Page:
French filmmaker Robert Bresson once said, “In the nude, all that is not beautiful is obscene.”
Many Indian filmmakers would have read this quote and watched his films, but rarely did they think of implementing it in its actual sense. But, Ketan Mehta is not one of them, as his Rang Rasiya is indeed about the colours of passion.
The film, which claims to be based on Ranjit Desai’s biography of renowned painter Raja Ravi Varma, is a journey where souls get undressed and nakedness finds a new purpose.
Ravi Varma (Randeep Hooda), who is married to a princess, is more inclined towards the colour palette than worldly duties. His family doesn’t approve of it and thus he becomes a rebel, who starts finding solace in his paintings. This leads to trouble and he has to leave home in order to preserve his art and philosophy.
All this is happening in late 19th century, a time when the peaceful co-existence of religion, science and art was probably not possible. After being patronised by the king of Travancore, Ravi Varma begins to give a new dimension to his art, but the demise of the king leaves him in a lurch. Now, the princely estate of Baroda appoints Raja Ravi Varma as its chief artiste and there begins a journey which continues till his last days.
A face of defiance, Raja Ravi Varma becomes the painter who snatches the Hindu gods out of the clutches of upper caste priests and makes them a household figure irrespective of caste, creed and individual identity of the followers. But, this isn’t as easy as it sounds. His ‘colourful’ character gives birth to many stories and some of them will cost him dearly in the court of law, where he is accused of profanity and blasphemy.
The narrative begins with an attack on an art gallery, where Raja Ravi Varma’s paintings are getting auctioned. It’s such an apt opening for a film based on the life of a painter, whose sole motive in life was to defy illogical norms.
After a great opening sequence, Rang Rasiya becomes a love story which exists in Sugandha’s (Nandana Sen) heart and Ravi Varma’s mind. The two swans keep floating in the pond of love, literally, before clashes begin among the age-old theories of anarchy, revolution and personal salvation.
Ketan Mehta has amalgamated the essence of love quite aesthetically. A particular sequence, which also got the makers into trouble, is filmed in a beautiful way. It’s the portrayal of the ancient story of Pururava and Urvashi through Sugandha and Ravi Varma. Hindi cinema has taken a brave foot forward in Rang Rasiya, as it features frontal nudity, but there would hardly be any eyebrows raised or heads hanged in shame. This sequence is tenderly designed, amazingly shot, fantastically edited and gently eased off. It’s vibrant, touching and stirring.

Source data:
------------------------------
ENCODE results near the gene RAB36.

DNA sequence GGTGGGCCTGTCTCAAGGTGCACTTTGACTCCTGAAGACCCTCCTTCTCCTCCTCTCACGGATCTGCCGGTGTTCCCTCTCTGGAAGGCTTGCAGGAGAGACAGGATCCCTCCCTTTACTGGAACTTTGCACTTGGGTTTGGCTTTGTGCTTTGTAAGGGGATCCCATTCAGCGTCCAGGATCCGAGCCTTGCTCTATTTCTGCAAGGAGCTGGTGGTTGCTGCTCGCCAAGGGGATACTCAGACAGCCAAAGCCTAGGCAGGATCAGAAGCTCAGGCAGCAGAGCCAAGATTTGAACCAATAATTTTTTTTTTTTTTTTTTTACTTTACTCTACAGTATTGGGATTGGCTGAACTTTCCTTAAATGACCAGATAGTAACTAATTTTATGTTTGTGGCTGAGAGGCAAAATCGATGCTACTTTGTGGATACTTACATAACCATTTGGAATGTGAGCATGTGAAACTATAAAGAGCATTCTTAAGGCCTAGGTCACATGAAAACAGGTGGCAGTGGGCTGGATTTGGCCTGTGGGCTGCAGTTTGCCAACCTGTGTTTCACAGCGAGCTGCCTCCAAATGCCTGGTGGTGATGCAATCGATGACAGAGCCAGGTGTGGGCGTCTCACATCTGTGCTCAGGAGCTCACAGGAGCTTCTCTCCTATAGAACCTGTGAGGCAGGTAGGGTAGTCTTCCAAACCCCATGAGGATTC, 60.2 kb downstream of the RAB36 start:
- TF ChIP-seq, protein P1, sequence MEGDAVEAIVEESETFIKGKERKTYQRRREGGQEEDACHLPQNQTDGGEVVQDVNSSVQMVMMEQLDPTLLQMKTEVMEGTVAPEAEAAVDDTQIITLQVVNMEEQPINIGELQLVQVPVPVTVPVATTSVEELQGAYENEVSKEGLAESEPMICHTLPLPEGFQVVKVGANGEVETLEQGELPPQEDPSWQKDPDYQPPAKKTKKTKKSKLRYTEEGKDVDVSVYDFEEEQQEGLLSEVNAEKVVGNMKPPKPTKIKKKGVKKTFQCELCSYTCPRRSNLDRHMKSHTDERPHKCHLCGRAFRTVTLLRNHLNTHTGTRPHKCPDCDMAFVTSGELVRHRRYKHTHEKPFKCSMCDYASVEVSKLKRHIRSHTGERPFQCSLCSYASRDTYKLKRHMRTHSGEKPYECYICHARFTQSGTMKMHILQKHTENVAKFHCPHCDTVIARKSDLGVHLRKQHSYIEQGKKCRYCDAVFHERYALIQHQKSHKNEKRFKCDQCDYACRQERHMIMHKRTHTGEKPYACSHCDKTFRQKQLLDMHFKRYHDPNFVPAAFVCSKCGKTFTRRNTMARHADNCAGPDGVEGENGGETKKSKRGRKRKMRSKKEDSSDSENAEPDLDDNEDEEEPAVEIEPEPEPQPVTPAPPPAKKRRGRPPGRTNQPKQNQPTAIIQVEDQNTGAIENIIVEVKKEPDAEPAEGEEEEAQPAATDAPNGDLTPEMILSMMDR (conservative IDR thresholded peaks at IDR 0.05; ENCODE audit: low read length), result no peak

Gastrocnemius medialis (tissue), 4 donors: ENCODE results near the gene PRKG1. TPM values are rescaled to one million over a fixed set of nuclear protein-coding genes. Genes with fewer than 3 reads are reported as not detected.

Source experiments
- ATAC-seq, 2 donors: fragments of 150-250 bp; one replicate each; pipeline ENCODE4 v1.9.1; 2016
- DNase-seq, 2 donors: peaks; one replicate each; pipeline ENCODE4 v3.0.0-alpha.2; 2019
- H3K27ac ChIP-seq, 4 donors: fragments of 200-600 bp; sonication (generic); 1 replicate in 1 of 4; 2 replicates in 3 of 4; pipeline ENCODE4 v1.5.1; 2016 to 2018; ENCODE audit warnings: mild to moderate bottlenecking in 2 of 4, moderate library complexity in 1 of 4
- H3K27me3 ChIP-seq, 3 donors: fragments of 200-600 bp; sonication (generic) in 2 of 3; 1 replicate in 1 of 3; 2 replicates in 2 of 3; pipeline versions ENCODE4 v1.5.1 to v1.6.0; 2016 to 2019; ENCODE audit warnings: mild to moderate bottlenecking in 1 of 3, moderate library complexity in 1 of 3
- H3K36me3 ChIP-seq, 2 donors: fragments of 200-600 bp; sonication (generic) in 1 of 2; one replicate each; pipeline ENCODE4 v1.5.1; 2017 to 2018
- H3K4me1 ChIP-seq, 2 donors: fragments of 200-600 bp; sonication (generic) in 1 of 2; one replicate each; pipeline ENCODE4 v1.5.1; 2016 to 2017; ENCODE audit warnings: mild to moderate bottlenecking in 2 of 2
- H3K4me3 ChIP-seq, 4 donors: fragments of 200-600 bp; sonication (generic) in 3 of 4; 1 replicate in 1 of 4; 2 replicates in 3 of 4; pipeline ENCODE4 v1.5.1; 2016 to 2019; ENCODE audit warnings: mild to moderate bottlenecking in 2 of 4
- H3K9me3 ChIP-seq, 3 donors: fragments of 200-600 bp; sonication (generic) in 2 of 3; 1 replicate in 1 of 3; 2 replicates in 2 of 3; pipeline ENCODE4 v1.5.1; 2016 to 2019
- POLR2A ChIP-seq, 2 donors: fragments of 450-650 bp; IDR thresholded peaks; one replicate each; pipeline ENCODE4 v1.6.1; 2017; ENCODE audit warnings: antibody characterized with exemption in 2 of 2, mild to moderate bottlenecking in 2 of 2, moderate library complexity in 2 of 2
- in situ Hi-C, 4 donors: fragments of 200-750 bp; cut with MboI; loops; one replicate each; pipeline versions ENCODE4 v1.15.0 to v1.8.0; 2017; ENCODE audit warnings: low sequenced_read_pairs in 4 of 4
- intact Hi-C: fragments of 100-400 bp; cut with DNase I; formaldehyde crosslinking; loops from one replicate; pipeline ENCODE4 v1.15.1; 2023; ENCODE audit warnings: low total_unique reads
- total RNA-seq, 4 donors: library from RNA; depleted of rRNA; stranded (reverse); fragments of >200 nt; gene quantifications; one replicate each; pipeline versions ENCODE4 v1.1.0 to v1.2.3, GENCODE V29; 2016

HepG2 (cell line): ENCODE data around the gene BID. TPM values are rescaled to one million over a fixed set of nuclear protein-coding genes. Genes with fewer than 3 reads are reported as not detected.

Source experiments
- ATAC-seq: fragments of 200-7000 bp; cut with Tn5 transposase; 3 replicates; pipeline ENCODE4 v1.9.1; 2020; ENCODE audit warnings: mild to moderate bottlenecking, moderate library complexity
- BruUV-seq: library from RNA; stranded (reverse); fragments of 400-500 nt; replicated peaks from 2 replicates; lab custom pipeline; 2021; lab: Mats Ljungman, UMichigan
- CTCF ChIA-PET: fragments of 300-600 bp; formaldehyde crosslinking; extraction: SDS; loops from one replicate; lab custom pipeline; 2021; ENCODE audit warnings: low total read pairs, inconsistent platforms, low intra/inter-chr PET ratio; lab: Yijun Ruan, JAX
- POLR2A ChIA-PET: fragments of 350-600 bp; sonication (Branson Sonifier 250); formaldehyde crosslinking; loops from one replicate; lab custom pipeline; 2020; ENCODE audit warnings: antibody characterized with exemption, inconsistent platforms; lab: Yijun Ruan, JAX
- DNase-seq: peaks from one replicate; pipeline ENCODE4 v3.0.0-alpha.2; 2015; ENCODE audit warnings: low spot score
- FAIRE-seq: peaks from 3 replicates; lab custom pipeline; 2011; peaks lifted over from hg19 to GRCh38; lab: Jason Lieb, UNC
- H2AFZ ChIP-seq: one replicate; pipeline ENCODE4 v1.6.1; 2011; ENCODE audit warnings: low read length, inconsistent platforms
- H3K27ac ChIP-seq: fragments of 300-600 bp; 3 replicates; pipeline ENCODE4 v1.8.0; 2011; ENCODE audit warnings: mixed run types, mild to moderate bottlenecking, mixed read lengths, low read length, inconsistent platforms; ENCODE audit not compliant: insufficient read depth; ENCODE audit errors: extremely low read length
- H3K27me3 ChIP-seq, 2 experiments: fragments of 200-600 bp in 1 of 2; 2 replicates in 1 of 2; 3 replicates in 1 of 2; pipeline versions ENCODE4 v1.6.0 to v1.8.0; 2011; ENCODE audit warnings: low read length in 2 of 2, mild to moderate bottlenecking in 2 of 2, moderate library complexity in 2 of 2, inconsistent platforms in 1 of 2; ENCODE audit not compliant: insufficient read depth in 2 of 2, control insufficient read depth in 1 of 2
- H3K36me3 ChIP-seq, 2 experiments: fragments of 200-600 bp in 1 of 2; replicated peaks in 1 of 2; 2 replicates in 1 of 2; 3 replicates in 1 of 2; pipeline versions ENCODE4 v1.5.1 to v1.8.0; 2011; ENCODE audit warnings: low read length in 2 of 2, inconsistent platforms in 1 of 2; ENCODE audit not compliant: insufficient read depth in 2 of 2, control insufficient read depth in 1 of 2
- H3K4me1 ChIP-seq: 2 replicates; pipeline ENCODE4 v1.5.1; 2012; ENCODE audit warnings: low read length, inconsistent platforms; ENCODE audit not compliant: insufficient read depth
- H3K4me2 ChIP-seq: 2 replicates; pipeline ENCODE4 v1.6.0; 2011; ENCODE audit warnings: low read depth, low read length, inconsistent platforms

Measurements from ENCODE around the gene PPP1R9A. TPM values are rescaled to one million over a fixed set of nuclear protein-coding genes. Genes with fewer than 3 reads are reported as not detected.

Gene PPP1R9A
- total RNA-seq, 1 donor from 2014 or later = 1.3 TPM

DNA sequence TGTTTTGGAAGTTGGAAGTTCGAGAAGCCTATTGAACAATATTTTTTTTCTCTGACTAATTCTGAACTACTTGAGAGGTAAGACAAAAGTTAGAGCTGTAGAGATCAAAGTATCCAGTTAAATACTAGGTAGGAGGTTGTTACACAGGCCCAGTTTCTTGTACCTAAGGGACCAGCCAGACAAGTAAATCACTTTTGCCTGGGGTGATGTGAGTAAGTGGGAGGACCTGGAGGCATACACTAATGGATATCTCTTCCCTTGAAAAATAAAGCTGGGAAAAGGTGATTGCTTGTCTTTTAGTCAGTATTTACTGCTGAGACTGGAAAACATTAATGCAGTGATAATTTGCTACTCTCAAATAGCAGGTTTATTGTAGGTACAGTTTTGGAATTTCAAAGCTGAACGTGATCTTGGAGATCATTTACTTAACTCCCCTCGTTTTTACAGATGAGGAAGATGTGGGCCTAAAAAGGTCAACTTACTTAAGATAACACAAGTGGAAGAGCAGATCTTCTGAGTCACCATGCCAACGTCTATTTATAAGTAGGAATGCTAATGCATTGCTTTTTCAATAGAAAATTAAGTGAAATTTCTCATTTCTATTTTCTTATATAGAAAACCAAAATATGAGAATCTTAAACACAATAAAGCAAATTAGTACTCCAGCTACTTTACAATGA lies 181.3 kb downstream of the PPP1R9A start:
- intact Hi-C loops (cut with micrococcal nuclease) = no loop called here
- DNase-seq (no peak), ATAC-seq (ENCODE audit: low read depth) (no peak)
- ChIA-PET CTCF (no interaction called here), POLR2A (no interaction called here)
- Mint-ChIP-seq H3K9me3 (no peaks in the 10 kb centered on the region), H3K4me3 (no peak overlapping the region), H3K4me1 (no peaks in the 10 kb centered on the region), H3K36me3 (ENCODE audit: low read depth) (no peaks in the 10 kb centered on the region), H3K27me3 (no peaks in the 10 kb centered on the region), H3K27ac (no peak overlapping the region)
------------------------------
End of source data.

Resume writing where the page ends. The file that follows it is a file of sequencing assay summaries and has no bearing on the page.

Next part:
But, the film has much more than just this sequence. The idea of making a film on Ravi Varma is compelling in itself. After all, he is the artist who gave face to gods on cheap posters and in a way made them available for all. Wasn’t this the highest form of social service? The posters with Hindu gods and goddesses that we purchase from market today were first conceived by him. He acted as the bridge between the deities and their worshippers, to say the least.
The film’s screenplay has been kept simple and it works because it doesn’t have complex scenes and maintains the right pace.
During the court room battle in the film, the magistrate, played by an ever-charming Tom Alter, very teasingly asks Ravi Varma, “Mr Varma, aap kanoon ke baare me kitna jaante hain,” and the man replies, “Utna hi jitna aap kala ke baare me jaante hain.” This statement is the backbone of the narrative.
In another moving scene, Kamini (Rashaana Shah), an untouchable, grabs Ravi Varma by hand and takes him to a place, where her community members are worshipping the poster designed by Varma as they were not allowed inside temples. She says, “Aap bhagwan ko bahar le aaye.” This dialogue is the philosophy behind the story.
During the dramatic climax, one of the loopholes of an otherwise fantastic story is when Ravi Varma says, “Jeevan ka uddaishya hai kala se sundar hona.” This is the resolution of the film.
No complicated dialogues and greater focus on the environment than the protagonist supplement for the correct feel. Yes, one can easily spot the problems with accents and over acting on part of secondary characters, but the premise has been laid in a manner which covers up for small glitches.
Though the attention is on the three-act structure than the hero, Randeep Hooda emerges as the real strength of Rang Rasiya. He is intense, jovial, blind in passion, untrustworthy, self righteous, a genius and a fighter and selfless, all at the same time. In one scene, he scolds Sugandha for being a fool in love. He is so effortless yet so influential in it that any director would fall for his mood transitions. Probably this is his best performance till date, and it’s going to be difficult for him to match up to Rang Rasiya again.
Nandana Sen looks divine, elegant and enticing. She does justice to her role and doesn’t look vulgar or out of place in that hugely publicised love-making scene. On the other hand, she makes it appear graceful and prevents the plan from backfiring.
Ketan Mehta has done a commendable job as Rang Rasiya is far ahead of its contemporaries, which are still dealing with insane item numbers and illogical heists.
Rang Rasiya is much more than just a period film. It’s a statement on behalf of people who reject intolerance and are continuously striving for a new India which will give space to free voice. It’s a piece of art.